Negative emotions, anxiety, and depression are thought to promote the onset of neurodegenerative diseases and dementia.
But what is their impact on the brain and can their deleterious effects be limited?
In a study from the University of Geneva and elsewhere, scientists found the activation of the brains of young and older adults when confronted with the psychological suffering of others.
The neuronal connections of older adults show strong emotional inertia: negative emotions modify them excessively and over a long period of time.
The effect was particularly strong in the posterior cingulate cortex and the amygdala, two brain regions strongly involved in the management of emotions and autobiographical memory.
These results showed that better management of these emotions—through meditation for example—could help limit neurodegeneration.
Previous studies in psychology have shown that an ability to change emotions quickly is beneficial for mental health.
Conversely, people who are unable to regulate their emotions and remain in the same emotional state for a long time are at higher risk of depression.
In the study, the team showed volunteers short television clips showing people in a state of emotional suffering—during a natural disaster or distress situation for example—as well as videos with neutral emotional content, in order to observe their brain activity using functional MRI.
First, the team compared a group of 27 people over 65 years of age with a group of 29 people aged around 25 years. The same experiment was then repeated with 127 older adults.
The team found older people generally show a different pattern of brain activity and connectivity from younger people.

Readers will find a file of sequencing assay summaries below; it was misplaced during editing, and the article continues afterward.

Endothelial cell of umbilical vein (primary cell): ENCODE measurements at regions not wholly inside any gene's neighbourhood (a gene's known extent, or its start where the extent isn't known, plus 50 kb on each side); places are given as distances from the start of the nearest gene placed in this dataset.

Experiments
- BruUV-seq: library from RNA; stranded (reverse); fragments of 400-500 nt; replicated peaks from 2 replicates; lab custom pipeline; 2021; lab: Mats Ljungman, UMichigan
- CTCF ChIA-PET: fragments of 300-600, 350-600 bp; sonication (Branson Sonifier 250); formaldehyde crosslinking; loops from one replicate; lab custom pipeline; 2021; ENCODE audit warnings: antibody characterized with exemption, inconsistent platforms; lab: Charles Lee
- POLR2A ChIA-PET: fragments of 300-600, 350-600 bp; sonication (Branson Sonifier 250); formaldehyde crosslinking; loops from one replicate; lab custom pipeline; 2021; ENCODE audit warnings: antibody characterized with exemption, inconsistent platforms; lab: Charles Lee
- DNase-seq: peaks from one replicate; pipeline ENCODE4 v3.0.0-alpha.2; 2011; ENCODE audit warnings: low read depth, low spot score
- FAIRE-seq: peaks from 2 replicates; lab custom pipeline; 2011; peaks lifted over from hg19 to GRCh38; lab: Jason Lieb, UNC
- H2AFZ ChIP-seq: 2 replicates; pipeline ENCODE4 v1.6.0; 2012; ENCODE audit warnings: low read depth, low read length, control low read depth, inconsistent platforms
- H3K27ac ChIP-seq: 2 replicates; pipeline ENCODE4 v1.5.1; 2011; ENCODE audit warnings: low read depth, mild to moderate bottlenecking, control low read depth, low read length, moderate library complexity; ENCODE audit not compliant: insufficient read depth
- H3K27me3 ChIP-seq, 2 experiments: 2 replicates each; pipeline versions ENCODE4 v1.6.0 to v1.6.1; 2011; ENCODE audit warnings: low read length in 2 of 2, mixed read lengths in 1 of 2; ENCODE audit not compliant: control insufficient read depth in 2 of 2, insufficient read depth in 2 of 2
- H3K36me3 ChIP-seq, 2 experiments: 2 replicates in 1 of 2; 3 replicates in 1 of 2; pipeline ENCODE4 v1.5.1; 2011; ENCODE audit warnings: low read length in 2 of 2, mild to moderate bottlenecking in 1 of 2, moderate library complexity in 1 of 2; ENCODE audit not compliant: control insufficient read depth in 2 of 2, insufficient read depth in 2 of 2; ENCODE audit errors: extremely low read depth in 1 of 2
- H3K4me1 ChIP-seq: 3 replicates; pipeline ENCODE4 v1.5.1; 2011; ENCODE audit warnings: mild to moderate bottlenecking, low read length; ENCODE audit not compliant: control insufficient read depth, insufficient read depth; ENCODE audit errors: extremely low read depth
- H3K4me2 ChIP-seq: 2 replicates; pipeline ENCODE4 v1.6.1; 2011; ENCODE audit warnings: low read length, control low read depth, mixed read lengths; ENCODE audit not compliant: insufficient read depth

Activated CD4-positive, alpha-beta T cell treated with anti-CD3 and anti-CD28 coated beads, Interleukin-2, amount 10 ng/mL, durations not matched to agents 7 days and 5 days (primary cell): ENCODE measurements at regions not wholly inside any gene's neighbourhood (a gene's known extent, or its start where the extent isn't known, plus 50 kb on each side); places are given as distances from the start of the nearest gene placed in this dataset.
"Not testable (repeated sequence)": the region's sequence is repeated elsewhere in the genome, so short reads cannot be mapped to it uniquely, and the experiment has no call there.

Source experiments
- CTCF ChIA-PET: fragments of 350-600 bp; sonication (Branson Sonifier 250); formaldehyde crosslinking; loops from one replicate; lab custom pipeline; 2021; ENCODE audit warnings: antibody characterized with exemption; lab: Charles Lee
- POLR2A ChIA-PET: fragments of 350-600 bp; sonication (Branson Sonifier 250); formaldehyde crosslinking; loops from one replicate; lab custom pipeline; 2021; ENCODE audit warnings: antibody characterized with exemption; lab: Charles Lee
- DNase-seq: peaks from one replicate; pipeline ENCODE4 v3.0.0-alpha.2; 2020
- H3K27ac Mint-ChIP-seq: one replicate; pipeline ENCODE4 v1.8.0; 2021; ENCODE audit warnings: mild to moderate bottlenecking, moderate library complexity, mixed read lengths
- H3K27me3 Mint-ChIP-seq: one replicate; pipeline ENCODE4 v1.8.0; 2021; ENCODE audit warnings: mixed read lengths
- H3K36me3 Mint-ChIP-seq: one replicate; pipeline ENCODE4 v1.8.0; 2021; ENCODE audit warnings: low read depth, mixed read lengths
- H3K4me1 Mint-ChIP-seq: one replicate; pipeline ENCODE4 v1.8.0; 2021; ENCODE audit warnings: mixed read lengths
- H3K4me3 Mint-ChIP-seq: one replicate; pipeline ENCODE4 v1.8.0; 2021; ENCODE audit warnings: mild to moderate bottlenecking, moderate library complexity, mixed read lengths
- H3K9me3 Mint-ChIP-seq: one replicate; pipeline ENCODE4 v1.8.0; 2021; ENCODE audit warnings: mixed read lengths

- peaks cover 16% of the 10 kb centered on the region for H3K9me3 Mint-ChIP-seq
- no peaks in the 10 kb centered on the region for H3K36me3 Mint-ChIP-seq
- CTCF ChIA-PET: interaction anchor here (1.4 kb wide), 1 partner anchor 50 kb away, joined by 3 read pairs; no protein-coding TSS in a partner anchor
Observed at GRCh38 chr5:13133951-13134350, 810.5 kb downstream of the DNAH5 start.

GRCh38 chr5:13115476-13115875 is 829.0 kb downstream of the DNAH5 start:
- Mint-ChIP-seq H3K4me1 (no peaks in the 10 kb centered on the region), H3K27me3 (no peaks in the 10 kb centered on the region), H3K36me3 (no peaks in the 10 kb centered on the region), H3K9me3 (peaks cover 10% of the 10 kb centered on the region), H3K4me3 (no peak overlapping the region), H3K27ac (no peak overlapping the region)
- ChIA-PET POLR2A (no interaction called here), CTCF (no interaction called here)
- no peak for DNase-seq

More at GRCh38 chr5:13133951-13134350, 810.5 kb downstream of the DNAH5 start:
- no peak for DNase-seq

This is particularly noticeable in the level of activation of the default mode network, a brain network that is highly activated in a resting state.
Its activity is frequently disrupted by depression or anxiety, suggesting that it is involved in the regulation of emotions.
These connections are stronger in subjects with high anxiety scores, with rumination, or with negative thoughts.
However, older people tend to regulate their emotions better than younger people and focus more easily on positive details, even during a negative event.
But changes in connectivity between the posterior cingulate cortex and the amygdala could indicate a deviation from the normal aging phenomenon, accentuated in people who show more anxiety, rumination and negative emotions.
The posterior cingulate cortex is one of the regions most affected by dementia, suggesting that the presence of these symptoms could increase the risk of neurodegenerative disease.
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The study was conducted by Dr. Olga Klimecki et al and published in Nature Aging.
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